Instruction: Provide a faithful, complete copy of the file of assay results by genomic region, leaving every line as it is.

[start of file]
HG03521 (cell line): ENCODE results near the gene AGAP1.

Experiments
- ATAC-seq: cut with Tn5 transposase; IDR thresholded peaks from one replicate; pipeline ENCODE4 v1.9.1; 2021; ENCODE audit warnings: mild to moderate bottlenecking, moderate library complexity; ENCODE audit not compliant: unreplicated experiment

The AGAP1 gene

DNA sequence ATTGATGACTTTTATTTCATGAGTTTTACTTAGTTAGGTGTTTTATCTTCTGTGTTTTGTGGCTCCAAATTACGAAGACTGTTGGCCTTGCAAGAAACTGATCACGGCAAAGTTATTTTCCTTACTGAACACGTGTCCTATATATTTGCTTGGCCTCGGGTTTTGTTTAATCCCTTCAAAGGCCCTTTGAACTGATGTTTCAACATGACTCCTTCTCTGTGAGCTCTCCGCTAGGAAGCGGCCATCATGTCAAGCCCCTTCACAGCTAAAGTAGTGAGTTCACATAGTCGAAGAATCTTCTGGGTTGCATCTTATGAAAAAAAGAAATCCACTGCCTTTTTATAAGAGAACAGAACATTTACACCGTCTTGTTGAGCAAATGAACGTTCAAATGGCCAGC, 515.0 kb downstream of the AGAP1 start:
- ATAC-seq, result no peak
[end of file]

HG03521 (cell line): ENCODE results near the gene AGAP1.

Experiments
- ATAC-seq: cut with Tn5 transposase; IDR thresholded peaks from one replicate; pipeline ENCODE4 v1.9.1; 2021; ENCODE audit warnings: mild to moderate bottlenecking, moderate library complexity; ENCODE audit not compliant: unreplicated experiment

The AGAP1 gene

DNA sequence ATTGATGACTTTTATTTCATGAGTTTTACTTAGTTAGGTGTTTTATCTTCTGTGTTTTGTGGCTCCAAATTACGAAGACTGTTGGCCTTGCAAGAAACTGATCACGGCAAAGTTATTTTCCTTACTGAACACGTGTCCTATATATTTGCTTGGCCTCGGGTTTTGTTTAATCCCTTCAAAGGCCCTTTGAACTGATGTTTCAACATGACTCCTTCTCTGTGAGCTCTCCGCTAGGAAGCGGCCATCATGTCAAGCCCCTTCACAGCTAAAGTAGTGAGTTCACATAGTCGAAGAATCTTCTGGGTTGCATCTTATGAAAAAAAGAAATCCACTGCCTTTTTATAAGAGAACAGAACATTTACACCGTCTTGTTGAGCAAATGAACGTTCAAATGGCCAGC, 515.0 kb downstream of the AGAP1 start:
- ATAC-seq, result no peak